“I have come to the conclusion that the problem is not too much or too little regulation per se, but regulation of the wrong type. . . .”

    I agree heartily, but let’s get even more basic than Glass-Steagall. There are two popular sore spots with the various crises of today: 1) too big to fail; and 2) outrageous executive compensation for leaders of failing companies.

    The first is controlled by enforcement of anti-trust legislation. When was the last time the govt brought anti-trust action? (Microsoft doesn’t count, because it was not about breaking up the company, but about the ubiquity of its internet explorer). One must go back to 1984 and the AT&T breakup to find anything meaningful. Keeping a business smaller allows for their failure to be absorbed by the economy (it also puts more people to work, because services are duplicated from company to company) and provides the consumer with more actual competitive choice thus encouraging a drive for quality.

    On the other hand executive compensation is controlled not by laws or presidential fiat limiting pay, but by demanding that boards of directors actually serve as the corporate overseers they were intended to be. The corporate world has become too inbred; one finds the same people siting of various boards, and many have social, political and business connections to one another. So if Neo is sitting on the board of “T, Inc.” and T is sitting on the board of “Neo, Inc.” is it any wonder that T and Neo can run unchecked as corporate executives?

    I am in the financial business, and I see time and time again that business and congress want to deal with treating the symptoms rather than the disease. Crises are not pleasant, but they are a normal and necessary part of the capitalist process; if prices didn’t go down and the weakest players weren’t eliminated, then prices would never go up and quality of products and services would suffer. I suspect that Detroit has realized this too late in the game.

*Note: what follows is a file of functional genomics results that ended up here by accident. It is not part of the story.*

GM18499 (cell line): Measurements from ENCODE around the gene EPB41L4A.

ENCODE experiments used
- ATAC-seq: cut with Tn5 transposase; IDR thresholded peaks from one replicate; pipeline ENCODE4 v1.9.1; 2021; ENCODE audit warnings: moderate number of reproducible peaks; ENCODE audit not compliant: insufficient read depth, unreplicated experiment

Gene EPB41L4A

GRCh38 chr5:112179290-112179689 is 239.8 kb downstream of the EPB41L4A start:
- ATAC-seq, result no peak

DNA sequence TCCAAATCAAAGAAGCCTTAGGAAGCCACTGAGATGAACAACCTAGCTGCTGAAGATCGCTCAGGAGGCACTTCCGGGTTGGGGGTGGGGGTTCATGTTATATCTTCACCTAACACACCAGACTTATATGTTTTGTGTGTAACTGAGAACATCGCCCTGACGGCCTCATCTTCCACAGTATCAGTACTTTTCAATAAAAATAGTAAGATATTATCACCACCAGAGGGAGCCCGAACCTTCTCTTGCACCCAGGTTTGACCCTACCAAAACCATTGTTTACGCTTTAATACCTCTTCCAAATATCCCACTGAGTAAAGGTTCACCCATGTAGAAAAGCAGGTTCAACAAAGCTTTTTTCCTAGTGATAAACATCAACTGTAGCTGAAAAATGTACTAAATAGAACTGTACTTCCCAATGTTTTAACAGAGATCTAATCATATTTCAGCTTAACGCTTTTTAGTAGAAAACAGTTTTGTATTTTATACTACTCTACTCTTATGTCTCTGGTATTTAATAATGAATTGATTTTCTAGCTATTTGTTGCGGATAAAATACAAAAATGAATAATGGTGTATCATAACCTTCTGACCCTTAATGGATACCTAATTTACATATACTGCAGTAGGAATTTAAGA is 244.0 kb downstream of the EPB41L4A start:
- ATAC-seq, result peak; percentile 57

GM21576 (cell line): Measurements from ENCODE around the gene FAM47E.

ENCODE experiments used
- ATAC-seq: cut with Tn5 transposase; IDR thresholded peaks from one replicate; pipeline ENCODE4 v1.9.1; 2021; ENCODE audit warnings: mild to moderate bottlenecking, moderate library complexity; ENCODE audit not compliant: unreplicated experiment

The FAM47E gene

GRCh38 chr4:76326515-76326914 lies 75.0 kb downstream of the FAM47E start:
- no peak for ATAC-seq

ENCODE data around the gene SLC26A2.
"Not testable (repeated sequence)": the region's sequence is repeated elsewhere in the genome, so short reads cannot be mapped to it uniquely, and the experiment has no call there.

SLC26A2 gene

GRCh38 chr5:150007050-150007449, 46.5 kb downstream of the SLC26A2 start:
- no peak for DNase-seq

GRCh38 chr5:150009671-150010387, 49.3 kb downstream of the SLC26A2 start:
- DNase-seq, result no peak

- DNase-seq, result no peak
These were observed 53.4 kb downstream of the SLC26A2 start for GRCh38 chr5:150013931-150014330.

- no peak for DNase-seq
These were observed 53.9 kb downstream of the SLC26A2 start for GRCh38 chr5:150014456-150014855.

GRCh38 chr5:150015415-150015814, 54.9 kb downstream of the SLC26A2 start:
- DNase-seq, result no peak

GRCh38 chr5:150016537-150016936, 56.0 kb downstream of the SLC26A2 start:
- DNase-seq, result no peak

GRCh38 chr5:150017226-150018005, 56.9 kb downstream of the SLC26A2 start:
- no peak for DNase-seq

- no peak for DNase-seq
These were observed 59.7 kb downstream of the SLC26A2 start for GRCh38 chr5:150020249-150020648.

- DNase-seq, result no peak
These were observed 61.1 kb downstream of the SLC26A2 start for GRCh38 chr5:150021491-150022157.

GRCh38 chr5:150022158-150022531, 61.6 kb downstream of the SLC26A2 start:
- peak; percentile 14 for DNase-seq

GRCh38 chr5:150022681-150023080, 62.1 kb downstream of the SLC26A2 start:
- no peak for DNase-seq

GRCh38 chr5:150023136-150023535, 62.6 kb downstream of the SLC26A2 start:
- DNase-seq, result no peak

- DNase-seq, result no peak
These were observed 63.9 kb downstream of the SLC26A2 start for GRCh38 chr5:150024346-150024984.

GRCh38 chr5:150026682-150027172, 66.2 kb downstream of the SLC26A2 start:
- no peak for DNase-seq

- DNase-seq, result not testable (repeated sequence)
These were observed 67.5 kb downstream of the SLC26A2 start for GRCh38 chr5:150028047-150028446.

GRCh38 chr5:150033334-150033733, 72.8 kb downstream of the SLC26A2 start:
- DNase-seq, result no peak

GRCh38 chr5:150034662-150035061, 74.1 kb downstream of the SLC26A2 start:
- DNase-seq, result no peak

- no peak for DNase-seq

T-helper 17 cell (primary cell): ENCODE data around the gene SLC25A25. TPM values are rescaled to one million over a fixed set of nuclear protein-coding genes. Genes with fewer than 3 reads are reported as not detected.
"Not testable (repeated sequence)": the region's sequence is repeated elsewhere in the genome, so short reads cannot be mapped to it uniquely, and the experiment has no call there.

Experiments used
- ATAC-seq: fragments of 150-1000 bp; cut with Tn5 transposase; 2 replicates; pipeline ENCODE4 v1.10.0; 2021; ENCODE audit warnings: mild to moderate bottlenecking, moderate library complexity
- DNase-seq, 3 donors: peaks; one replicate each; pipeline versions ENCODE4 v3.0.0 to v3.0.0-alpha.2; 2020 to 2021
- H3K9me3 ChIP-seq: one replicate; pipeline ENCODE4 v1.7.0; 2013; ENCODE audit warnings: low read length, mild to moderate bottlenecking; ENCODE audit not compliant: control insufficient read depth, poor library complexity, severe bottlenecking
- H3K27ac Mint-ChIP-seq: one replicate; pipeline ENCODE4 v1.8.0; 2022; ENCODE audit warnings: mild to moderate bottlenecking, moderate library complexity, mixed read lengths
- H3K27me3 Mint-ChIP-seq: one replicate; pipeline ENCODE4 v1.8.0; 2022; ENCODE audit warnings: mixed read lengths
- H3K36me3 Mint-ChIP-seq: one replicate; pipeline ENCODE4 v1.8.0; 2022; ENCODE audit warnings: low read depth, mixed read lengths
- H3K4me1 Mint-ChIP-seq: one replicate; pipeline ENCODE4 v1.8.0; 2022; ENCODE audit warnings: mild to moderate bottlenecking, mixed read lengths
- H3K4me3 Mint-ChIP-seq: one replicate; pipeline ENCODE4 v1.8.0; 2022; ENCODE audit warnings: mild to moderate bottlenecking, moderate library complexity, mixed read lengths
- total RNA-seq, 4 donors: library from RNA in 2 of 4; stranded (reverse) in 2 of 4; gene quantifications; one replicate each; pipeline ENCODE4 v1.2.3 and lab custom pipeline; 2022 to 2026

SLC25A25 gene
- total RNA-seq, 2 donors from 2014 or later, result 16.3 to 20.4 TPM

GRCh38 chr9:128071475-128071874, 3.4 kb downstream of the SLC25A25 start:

6. gcotharn Says:

    I have a problem with the term “regulate”. It is too innocuous a description of what Congress does. “Regulate” equals “man caused disaster” terminology for, just to pick one RANDOM example: Congress’ terrorism of the U.S. Auto Industry via CAFE standards. Holman Jenkins in 9/10/08 WSJ Online:

    Look at gallons consumed, miles driven, barrels imported or emissions emitted: CAFE has had no significant impact on energy consumption. Its sole practical effect has been to inflict on Detroit the need to produce, with high-cost U.S. labor, millions of small cars designed to lose money.

    CAFE has to be the most perverse exercise in product regulation in industrial history.
    [...]
    Had CAFE not existed, there is no reason the Big Three today could not be competitive. As businesses do, they would have allocated capital to products capable of recovering their costs. Investments in fuel efficiency would still have taken place — to the extent consumers valued those investments. That is, if they were profitable.

    If Washington found this unsatisfactory, it could have done as the Europeans do and raised fuel taxes to coax the public to make different choices. Politically inexpedient? Well, yes, but that doesn’t mean CAFE is an effective substitute. It isn’t and never was.